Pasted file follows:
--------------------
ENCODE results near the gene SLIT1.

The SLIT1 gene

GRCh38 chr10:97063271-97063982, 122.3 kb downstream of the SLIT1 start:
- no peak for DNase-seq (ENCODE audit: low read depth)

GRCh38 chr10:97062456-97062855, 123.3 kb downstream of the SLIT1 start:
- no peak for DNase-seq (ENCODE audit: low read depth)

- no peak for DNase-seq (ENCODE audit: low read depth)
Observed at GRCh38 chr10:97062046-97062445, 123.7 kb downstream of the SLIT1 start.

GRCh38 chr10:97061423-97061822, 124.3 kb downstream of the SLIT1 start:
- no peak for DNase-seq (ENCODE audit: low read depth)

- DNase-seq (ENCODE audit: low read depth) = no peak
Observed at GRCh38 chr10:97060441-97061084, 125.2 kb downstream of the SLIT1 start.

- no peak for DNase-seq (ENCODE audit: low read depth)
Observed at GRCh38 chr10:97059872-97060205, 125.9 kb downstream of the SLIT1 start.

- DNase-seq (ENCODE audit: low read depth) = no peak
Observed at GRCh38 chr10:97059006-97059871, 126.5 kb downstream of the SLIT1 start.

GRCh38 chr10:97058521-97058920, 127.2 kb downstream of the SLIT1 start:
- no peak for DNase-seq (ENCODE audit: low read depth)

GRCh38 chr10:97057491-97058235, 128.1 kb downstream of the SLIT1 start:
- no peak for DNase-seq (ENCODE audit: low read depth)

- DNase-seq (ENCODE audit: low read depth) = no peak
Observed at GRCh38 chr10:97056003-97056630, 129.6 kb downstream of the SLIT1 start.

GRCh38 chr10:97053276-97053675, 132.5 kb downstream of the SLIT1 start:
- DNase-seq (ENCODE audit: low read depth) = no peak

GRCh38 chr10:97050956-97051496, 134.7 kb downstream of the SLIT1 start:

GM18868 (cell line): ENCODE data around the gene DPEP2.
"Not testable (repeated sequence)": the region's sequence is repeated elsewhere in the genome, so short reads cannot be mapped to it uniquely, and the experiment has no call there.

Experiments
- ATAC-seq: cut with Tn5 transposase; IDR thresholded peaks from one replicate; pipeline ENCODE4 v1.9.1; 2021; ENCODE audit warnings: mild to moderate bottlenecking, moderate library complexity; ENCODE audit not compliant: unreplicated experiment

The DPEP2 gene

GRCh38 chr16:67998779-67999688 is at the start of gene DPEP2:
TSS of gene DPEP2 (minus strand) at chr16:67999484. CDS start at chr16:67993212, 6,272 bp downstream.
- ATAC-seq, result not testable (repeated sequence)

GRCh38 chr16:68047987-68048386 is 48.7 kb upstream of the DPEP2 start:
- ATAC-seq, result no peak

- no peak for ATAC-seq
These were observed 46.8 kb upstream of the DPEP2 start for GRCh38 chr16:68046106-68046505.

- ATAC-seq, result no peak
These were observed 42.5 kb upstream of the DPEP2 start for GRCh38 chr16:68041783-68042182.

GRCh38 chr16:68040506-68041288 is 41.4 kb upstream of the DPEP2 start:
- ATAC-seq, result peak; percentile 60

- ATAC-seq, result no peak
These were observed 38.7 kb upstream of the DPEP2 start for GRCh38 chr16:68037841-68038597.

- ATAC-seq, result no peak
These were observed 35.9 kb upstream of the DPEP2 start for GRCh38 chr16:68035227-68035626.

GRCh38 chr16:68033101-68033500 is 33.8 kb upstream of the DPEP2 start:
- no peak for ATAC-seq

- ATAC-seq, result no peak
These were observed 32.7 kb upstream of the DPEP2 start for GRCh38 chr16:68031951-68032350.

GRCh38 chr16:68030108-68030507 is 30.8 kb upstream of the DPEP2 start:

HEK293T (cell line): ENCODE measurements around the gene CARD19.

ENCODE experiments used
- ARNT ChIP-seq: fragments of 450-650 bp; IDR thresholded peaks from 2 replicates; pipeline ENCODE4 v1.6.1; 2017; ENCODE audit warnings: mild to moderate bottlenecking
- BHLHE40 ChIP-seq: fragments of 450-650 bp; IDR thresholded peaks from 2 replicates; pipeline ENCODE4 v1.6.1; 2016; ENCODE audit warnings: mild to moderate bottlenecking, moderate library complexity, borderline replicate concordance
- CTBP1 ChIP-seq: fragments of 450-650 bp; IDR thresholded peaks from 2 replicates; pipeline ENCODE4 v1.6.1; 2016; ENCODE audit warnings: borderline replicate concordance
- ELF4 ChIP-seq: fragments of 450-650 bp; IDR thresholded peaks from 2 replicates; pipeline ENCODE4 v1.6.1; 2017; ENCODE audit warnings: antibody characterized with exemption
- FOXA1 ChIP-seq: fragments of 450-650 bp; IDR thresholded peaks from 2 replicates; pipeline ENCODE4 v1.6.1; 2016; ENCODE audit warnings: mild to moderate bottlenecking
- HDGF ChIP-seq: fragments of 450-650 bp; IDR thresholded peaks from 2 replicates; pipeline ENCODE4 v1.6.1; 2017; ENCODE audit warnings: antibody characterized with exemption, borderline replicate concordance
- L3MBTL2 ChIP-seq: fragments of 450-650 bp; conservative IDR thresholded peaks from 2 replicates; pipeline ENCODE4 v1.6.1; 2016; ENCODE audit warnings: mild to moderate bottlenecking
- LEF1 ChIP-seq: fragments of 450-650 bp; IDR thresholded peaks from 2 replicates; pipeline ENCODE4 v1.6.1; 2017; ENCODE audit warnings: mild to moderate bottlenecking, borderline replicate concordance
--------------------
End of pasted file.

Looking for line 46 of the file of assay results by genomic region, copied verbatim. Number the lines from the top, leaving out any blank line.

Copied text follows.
GRCh38 chr16:68033101-68033500 is 33.8 kb upstream of the DPEP2 start: